If the nonmovant establishes that the statute of limitations bars the action, the nonmovant must then adduce summary judgment proof raising a fact issue in avoidance of the statute of limitations. KPMG Peat Marwick v. Harrison Cty. Hous. Fin. Corp., 988 S.W.2d 746, 748 (Tex. 1999) (internal citations omitted).
We review summary judgments de novo. Rogers v. RREF II CB Acquisitions, LLC, 533 S.W.3d 419, 425 (Tex. App.—Corpus Christi–Edinburg 2016, no pet.) (citing Tex. Mun. Power Agency v. Pub. Util. Comm’n of Tex., 253 S.W.3d 184, 192 (Tex. 2007)).
We take as true all evidence favorable to the non-movant, indulge every reasonable inference, and resolve any doubts in the non-movant’s favor. Id. at 426 (citing Sw. Elec. Power Co. v. Grant, 73 S.W.3d 211, 215 (Tex. 2002)).
A statute of limitations establishes a time limit for a plaintiff to file a lawsuit. Determining when a cause of action accrued—the date on which the action’s limitations period began to run—is generally a question of law. Hooks v. Samson Lone Star, L.P., 457 S.W.3d 52, 57–58 (Tex. 2015).
If a cause of action’s accrual date is not defined by statute, it is determined under the common law. KPMG Peat Marwick, 988 S.W.2d at 749.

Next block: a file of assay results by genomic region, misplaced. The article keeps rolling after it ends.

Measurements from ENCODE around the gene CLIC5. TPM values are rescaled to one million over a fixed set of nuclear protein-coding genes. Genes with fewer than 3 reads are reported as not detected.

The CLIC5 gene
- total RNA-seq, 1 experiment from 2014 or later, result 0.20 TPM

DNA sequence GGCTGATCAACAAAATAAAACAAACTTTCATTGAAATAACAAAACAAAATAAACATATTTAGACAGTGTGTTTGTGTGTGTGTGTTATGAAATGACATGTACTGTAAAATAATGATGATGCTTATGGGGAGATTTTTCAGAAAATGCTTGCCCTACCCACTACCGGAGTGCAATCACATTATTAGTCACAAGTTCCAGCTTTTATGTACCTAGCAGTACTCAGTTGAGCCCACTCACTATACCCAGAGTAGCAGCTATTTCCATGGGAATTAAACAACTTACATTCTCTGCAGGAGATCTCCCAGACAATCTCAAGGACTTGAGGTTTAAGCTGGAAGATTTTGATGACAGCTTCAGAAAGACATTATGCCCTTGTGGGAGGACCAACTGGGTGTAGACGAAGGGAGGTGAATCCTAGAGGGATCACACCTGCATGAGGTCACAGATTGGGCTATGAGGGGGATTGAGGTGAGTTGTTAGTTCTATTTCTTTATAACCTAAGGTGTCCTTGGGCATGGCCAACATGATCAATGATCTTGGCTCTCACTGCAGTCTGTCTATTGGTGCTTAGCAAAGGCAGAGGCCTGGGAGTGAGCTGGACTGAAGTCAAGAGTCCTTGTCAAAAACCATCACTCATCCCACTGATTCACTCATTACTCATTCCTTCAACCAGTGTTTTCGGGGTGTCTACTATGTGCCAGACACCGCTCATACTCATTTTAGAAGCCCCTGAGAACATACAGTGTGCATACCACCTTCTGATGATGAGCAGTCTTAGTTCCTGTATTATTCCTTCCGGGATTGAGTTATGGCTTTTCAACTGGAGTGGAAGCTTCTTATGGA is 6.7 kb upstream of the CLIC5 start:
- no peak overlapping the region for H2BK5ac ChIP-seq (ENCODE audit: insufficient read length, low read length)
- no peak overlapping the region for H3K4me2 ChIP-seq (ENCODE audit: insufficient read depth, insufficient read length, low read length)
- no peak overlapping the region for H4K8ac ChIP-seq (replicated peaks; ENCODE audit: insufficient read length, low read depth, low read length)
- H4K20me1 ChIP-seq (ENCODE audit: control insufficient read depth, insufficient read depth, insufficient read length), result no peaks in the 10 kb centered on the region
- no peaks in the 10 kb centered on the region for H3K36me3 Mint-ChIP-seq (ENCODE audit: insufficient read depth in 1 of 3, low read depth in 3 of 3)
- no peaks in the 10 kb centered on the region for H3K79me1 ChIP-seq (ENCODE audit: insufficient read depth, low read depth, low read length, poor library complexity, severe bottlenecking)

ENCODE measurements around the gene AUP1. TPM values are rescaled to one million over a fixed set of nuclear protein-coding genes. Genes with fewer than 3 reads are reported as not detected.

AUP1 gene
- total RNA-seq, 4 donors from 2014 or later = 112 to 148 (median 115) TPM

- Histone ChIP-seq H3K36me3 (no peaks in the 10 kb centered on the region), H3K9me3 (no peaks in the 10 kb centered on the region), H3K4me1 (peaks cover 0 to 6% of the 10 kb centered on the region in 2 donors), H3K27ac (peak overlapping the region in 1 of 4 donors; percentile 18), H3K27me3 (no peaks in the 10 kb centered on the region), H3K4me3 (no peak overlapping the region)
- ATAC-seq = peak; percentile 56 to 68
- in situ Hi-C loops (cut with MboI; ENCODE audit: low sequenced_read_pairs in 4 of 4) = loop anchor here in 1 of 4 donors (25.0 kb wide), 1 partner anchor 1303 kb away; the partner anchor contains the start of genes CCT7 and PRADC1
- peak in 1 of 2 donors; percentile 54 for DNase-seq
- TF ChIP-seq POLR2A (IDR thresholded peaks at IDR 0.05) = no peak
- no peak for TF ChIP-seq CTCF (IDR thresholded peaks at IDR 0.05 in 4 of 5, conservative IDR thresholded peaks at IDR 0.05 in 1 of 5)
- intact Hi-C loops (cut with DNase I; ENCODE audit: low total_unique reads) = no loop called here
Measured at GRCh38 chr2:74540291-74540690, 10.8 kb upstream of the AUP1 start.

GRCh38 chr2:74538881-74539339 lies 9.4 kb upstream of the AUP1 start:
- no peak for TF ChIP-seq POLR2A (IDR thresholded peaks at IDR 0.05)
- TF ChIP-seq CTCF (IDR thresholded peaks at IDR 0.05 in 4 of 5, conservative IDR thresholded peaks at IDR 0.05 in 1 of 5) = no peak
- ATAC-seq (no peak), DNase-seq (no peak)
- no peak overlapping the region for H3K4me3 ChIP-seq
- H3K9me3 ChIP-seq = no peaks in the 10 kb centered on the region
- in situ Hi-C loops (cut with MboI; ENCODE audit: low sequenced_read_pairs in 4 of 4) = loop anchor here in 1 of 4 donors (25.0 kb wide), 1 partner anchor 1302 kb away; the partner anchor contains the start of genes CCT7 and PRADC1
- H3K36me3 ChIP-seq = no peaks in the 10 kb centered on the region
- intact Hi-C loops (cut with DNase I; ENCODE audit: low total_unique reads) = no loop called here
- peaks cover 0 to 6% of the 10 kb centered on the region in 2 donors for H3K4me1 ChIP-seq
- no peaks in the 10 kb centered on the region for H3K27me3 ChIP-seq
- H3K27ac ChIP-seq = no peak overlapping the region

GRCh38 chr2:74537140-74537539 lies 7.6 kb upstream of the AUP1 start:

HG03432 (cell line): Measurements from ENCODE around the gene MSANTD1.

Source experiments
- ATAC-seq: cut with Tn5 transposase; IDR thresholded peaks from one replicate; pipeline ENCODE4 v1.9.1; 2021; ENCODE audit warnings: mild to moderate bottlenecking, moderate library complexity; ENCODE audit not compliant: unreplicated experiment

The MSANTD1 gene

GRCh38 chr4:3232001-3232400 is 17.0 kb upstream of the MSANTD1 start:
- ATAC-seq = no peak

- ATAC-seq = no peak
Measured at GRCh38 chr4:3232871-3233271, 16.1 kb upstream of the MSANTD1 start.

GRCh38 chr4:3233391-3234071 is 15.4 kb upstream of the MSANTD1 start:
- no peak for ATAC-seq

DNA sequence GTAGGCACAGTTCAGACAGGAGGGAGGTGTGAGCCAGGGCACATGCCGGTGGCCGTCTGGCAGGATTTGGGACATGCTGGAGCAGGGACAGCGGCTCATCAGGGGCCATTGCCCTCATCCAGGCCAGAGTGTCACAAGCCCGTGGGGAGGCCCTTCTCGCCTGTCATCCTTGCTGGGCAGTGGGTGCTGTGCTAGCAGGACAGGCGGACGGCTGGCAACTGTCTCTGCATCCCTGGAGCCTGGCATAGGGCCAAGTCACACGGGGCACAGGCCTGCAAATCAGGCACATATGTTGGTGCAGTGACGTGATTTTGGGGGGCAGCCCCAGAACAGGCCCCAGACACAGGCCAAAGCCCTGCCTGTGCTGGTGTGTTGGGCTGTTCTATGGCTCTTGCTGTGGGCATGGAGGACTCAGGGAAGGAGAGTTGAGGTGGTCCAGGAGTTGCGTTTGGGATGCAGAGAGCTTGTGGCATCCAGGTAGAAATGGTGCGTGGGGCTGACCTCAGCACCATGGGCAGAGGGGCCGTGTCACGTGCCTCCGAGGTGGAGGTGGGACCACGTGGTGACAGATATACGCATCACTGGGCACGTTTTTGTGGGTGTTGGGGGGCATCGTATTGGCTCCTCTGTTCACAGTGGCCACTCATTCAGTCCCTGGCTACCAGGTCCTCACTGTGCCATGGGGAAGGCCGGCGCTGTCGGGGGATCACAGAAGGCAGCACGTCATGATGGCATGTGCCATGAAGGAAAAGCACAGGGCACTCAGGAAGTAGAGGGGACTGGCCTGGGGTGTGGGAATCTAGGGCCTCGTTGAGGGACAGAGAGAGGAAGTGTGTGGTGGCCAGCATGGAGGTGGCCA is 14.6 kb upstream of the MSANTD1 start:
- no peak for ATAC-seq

Under the legal-injury rule, “a cause of action generally accrues when a wrongful act causes some legal injury, even if the fact of injury is not discovered until later, and even if all resulting damages had not yet occurred.” Valdez v. Hollenbeck, 465 S.W.3d 217, 229 (Tex. 2015) (citing Trinity River Auth. v. URS Consultants, Inc., 889 S.W.2d 259, 262 (Tex. 1994)).
The continuing-tort doctrine is an exception to the legal-injury rule. Upjohn Co. v. Freeman, 885 S.W.2d 538, 542 (Tex. App.—Dallas 1994, writ denied) (citing Adler v. Beverly Hills Hosp., 594 S.W.2d 153, 154 (Tex. App.—Dallas 1980, no writ)).
“A continuing tort involves wrongful conduct inflicted over a period of time that is repeated until desisted, and each day creates a separate cause of action.” First Gen. Realty Corp. v. Md. Cas. Co., 981 S.W.2d 495, 501 (Tex. App.—Austin 1998, pet. denied).
“[A] continuous tort involves not only continuing wrongful conduct, but continuing injury as well.” Upjohn, 885 S.W.2d at 542 (citing Adler, 594 S.W.2d at 155–57).
A continuing tort accrues when the tortious conduct ceases. Id. (citing Tectonic Realty Inv. Co. v. CNA Lloyd’s of Tex. Ins. Co., 812 S.W.2d 647, 654 (Tex. App.—Dallas 1991, writ denied).
“The doctrine of continuing tort, with its extension of accrual date, is rooted in a plaintiff’s inability to know that the ongoing conduct is causing him injury.” Exxon Mobil Corp. v. Rincones, 520 S.W.3d 572, 592 (Tex. 2017) (citing Upjohn, 885 S.W.2d at 542).